Teachers Talking (TT) is an introduction to ICT (Information and Communication Technology) for teachers in rural Africa. It is an inservice training course which ran for the first time in 2004 at Fantsuam Foundation. It has taken various forms over the years, and has also been presented in Kenya thanks to support from CoL (Commonwealth of Learning).
Pamela McLean designed and presented the course at John Dada's request when local teachers started asking to become computer literate. It is particularly unusual for its involvement of a support group, which the teachers meet online. This gives a flavour of the Internet in its role as the home of various world wide collaborative communities.
TT is based firmly in the realities of under-resourced schools in rural Africa. It is recognised that most of the course participants have few books in their schools, no electricity, and therefor little chance of using a computer in their classrooms. However their pupils need to know about computers, and be ready to use them if ever the chance presents itself. This is not just a matter of operating a computer, but of having a wider vision for the potential of digital technology, both for information processing and for communication.
The No-Computer Computer Course (NC3)
TT includes an element called the No-Computer Computer Course (NC3). It offers practical information-handling activities and teaching resources about computers and their uses. The NC3 course builds from the known to the unknown in ways that are appropriate for rural schools. Teachers practice the NC3 activities, and prepare lesson plans, during the TT course.
Cyber cafe follow up - not computers in school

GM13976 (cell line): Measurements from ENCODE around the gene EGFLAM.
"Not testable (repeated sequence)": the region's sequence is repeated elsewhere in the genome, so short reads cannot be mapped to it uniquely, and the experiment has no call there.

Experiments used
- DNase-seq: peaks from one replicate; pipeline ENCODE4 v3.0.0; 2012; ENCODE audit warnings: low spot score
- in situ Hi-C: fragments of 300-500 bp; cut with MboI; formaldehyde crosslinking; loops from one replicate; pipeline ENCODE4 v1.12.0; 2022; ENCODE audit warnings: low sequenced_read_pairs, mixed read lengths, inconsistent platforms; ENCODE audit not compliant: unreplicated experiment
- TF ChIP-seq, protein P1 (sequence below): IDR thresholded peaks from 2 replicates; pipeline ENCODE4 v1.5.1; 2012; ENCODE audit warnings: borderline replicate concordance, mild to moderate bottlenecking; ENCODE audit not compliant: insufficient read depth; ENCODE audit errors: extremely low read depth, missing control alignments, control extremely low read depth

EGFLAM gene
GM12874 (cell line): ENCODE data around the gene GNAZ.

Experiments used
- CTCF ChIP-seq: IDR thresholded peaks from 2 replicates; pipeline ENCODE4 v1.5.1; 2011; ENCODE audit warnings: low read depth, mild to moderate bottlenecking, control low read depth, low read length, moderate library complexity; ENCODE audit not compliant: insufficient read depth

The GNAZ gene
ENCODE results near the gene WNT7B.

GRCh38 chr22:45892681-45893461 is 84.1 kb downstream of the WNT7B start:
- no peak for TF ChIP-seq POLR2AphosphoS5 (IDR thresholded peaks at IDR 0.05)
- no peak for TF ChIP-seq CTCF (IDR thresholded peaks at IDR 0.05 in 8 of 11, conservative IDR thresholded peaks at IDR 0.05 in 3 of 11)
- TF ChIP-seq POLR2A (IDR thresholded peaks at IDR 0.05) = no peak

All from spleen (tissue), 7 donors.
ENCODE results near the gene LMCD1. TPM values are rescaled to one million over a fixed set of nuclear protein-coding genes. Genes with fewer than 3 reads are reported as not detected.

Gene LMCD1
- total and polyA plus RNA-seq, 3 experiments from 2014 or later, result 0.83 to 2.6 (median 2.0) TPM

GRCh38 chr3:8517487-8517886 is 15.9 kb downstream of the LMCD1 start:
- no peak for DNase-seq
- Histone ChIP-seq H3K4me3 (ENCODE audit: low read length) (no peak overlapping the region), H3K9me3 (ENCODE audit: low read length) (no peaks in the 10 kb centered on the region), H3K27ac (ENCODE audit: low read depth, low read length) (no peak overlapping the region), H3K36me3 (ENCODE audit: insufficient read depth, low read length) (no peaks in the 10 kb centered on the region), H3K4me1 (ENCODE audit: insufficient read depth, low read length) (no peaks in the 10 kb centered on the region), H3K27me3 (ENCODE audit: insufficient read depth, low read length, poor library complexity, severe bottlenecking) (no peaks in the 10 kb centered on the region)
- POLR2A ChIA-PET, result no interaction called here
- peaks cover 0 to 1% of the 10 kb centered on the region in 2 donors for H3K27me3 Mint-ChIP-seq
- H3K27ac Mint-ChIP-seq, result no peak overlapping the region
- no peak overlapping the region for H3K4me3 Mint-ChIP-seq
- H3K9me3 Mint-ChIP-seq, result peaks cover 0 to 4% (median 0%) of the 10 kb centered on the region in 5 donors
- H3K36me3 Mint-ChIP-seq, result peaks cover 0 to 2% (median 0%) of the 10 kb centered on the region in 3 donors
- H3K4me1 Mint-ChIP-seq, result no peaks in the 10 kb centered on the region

TT also accepts that course participants may never have seen a computer before the course. It is possible that they may not get a chance to use one again, unless they visit an urban centre where there may be a cyber cafe. This means that if they do use a computer after TT they can probably expect to seek help from cyber cafe staff, but it helps if they have some idea of what they might try to do. Even if they don't ever use a computer after TT, they will teach more confidently about computers if they have had practical experience during the course.
The part of TT known as Hands-On Computers, is designed to give teachers confidence as computer users. They are not expected to become skilled operators. Instead they are expected to experience the feeling of being a computer user, to become confident at touching the equipment and using it for simple tasks, to know that (given the chance) they could become as skilled as anyone else in using computers.
The final element of TT is related to Internet use and is known as TT-Online. Teachers register for a yahoo address and start to experience being part of an online community. We have done this in various ways on different courses, depending on the resources available:
- Joining a supportive yahoo group with participants in various countries
- Collaboration with London University Institute of Educationfor a webinar connecting London University, North Central Nigeria and a representative form a project in Ethiopia
- Collaborative activities with schools in Northern Ireland
- Use of a chat room where Pam's online friends are able to greet the participants.
- Use of instant messaging, VOIP (voice via the Internet), chats including video, and involvement in audio-graphic conferencing.
More about TT
There are more details of TT here.
The original TT course and its online activity is still marked annually at an online celebration (now known as Dadamac Day).